The type of gold coins you collect can say a lot about your personality. If you are drawn to Greek coins, you may be creative and artistic, as these coins have the makings of fine art. If your collection is filled with Roman Imperial coins, you are likely a historian buff, as the coins feature important historical figures. If you’re interested in early Christianity or Judaism, early Biblical coins are likely your favorite.

Not all ancient coins were issued in gold. Other materials used were:

  • Silver
  • Electrum (a gold-silver alloy found in nature)
  • Brass
  • Bronze
  • Billon (debased silver alloy)
  • Potin
  • Lead
  • Nickel
While some ancient gold coins are priced out of this universe (take the Egyptian oktodrachm of Arsinoe III, featuring the Queen of Egypt for $10,000), other pieces are quite reasonable, especially those from the Byzantine Empire. No matter what your budget, you can find ancient gold coins for your collection.

Determining Your Roman Coin’s Origin

Gold Roman coins, by proxy of being thousands of years old, may no longer have strong evidence of where and when they were minted, who the ruler was at the time, or even what the denomination is. There are four characteristics you can analyze to determine your coin’s origin:

Physical: By studying the weight and diameter of your coin and matching it up to the specifications of certain Roman gold coins, you can better pinpoint the era it came from. Additionally, the die alignment can guide you on your way. Die alignment simply refers to how the obverse and reverse coin dies were lined up with one another when the coin was minted. Color, too, is an indicator of when and where the coin was struck, as gold, silver, and bronze or copper were used at specific times in Roman history.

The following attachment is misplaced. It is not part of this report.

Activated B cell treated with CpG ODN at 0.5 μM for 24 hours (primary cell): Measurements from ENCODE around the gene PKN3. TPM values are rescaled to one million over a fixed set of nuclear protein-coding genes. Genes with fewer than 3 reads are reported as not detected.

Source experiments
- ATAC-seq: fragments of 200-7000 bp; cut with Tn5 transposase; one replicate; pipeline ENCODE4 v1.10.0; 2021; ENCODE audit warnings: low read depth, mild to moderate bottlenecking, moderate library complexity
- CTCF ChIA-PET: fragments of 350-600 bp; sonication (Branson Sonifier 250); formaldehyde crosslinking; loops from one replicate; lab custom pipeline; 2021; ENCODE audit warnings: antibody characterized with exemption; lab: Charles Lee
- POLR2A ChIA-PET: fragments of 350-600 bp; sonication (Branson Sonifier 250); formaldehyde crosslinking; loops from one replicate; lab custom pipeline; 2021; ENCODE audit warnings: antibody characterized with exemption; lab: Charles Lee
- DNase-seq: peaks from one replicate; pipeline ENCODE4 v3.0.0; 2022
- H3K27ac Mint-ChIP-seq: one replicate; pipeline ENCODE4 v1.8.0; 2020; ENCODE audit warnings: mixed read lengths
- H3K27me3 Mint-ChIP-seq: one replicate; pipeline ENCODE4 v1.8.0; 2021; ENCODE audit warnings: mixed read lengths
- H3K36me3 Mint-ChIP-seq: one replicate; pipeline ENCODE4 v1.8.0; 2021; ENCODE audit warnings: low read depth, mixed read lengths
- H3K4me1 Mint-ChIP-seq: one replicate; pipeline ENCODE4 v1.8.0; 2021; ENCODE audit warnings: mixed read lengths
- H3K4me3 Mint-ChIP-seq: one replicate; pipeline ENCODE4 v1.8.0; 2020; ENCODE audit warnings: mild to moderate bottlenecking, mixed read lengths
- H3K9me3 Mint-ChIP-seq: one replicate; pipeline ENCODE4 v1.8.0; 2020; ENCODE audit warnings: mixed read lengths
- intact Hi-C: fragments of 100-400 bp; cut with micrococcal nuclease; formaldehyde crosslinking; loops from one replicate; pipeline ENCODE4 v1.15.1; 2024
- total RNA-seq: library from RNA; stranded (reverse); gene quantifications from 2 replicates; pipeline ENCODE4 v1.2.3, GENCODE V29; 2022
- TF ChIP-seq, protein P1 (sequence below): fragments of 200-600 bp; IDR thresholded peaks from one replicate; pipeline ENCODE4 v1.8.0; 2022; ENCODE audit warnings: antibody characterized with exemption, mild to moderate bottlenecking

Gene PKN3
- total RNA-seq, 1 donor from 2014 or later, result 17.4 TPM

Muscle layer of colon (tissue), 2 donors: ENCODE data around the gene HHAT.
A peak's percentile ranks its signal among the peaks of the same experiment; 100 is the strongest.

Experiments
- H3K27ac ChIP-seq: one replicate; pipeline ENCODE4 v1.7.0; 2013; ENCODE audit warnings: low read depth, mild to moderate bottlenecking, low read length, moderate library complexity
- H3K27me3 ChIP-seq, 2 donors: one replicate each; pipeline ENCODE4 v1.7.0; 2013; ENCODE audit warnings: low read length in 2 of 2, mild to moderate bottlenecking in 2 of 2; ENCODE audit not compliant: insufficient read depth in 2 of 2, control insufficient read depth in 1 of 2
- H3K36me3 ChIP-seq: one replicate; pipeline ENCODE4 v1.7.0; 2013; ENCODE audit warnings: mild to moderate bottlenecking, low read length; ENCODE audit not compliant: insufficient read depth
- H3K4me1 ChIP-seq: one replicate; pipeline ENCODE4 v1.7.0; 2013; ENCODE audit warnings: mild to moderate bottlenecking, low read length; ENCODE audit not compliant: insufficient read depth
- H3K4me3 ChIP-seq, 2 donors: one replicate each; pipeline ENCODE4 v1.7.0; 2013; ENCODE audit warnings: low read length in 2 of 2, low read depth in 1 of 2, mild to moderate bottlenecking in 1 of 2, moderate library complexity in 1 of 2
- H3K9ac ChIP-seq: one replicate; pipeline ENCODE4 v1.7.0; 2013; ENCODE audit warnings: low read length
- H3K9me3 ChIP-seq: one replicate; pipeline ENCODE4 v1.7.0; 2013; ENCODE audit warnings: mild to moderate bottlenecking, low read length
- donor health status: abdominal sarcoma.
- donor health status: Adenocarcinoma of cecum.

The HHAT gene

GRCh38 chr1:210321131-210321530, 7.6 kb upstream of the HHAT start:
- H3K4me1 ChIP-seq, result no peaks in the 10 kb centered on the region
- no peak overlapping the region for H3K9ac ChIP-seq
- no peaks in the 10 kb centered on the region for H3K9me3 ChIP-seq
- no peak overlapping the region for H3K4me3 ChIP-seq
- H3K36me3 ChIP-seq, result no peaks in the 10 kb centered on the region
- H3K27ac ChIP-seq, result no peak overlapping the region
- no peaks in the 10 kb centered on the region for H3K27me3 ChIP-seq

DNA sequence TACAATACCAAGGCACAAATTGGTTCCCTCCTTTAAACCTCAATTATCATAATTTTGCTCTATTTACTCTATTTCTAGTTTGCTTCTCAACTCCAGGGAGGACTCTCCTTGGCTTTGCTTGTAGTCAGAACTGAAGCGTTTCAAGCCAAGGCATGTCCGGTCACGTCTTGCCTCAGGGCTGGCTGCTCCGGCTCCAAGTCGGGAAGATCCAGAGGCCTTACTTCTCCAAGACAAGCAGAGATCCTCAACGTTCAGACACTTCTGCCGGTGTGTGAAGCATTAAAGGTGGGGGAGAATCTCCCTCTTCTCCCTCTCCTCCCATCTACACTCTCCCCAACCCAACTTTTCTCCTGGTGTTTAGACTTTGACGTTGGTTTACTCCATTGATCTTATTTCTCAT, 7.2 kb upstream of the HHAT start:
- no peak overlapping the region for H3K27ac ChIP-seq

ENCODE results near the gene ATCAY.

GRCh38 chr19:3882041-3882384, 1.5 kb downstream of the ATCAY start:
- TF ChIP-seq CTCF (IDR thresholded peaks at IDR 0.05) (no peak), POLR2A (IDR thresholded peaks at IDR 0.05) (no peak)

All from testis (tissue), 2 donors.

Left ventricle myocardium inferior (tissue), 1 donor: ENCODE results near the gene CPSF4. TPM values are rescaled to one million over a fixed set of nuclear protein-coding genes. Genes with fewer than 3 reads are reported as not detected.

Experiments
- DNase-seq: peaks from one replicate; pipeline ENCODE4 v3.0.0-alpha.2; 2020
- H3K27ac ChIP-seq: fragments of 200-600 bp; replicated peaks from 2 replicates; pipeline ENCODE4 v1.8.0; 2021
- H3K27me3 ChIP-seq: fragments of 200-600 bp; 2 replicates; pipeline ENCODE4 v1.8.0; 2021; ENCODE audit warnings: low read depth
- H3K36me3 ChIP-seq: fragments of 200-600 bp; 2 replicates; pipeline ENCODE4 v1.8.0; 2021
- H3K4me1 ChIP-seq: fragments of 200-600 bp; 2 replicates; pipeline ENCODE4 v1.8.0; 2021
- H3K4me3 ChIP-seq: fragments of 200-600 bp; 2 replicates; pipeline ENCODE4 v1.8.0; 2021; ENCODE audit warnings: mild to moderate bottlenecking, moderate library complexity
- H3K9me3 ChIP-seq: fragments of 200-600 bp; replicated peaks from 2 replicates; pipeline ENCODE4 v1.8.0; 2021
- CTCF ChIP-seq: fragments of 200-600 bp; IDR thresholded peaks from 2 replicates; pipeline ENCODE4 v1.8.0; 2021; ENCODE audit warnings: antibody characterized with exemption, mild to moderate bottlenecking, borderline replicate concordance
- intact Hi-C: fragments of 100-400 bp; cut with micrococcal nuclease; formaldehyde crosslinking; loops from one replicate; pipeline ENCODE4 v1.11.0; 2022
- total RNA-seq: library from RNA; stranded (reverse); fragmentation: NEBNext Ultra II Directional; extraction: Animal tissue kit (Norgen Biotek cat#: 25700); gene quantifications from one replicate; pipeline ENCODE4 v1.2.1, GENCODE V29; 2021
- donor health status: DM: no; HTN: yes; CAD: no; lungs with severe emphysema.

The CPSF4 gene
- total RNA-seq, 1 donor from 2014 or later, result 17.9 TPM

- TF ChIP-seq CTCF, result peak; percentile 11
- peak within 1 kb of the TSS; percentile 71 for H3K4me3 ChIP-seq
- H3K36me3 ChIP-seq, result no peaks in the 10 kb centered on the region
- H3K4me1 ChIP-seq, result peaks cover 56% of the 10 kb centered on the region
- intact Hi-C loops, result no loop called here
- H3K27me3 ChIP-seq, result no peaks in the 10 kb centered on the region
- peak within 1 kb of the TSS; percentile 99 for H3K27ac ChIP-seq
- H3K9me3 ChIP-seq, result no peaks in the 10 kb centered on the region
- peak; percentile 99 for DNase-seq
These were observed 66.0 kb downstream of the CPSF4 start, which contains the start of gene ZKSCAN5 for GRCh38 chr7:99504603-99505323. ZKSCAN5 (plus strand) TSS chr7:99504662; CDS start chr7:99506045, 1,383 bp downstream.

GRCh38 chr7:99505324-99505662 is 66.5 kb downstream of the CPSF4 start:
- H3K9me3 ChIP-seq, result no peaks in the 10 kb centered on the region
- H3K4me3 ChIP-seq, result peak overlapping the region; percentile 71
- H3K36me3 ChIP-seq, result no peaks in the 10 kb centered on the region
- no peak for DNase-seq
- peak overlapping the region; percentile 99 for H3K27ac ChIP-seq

Wording: Both sides of the coin always had a legend. Pay attention to:

  • The length
  • Breaks in the legend
  • Spelling
  • Name of issuer
  • Titles or descriptors
If you can only make out part of the legend, look online for resources to guide you to complete it.

Picture: The type of image, head gear and clothing worn, and accessories on the front image can give you a good indication of the age in which the coin was minted. On the reverse image, identify the scene, the subject, items in the image, and the number of subjects in the image.

Mint Markings: Where the mint markings are located as well as the type of markings can identify the city the coin was minted in.

Once you have as much information as possible, you can research Roman coins online to find yours!

Don’t Be The Victim of “First Strike” Marketing

If you come across gold coins for sale that claim to be “first strike,” beware. Some third party grading companies use this term loosely. What it should mean is that the coin was packaged for shipment within a month of its release date by the U.S. Mint. However, many third party graders mislead collectors, insinuating that a coin was the first of its batch to be struck. This is simply not true.

The grading services that use this marketing term are aware of the implication, and like that the term “first strike” commands a premium on the cost of gold and silver coins. Since 30 to 80 percent of a total mintage are minted before or during the official release date, there is nothing special about a “first strike” coin. Don’t be fooled into overpaying for a commonplace gold coin.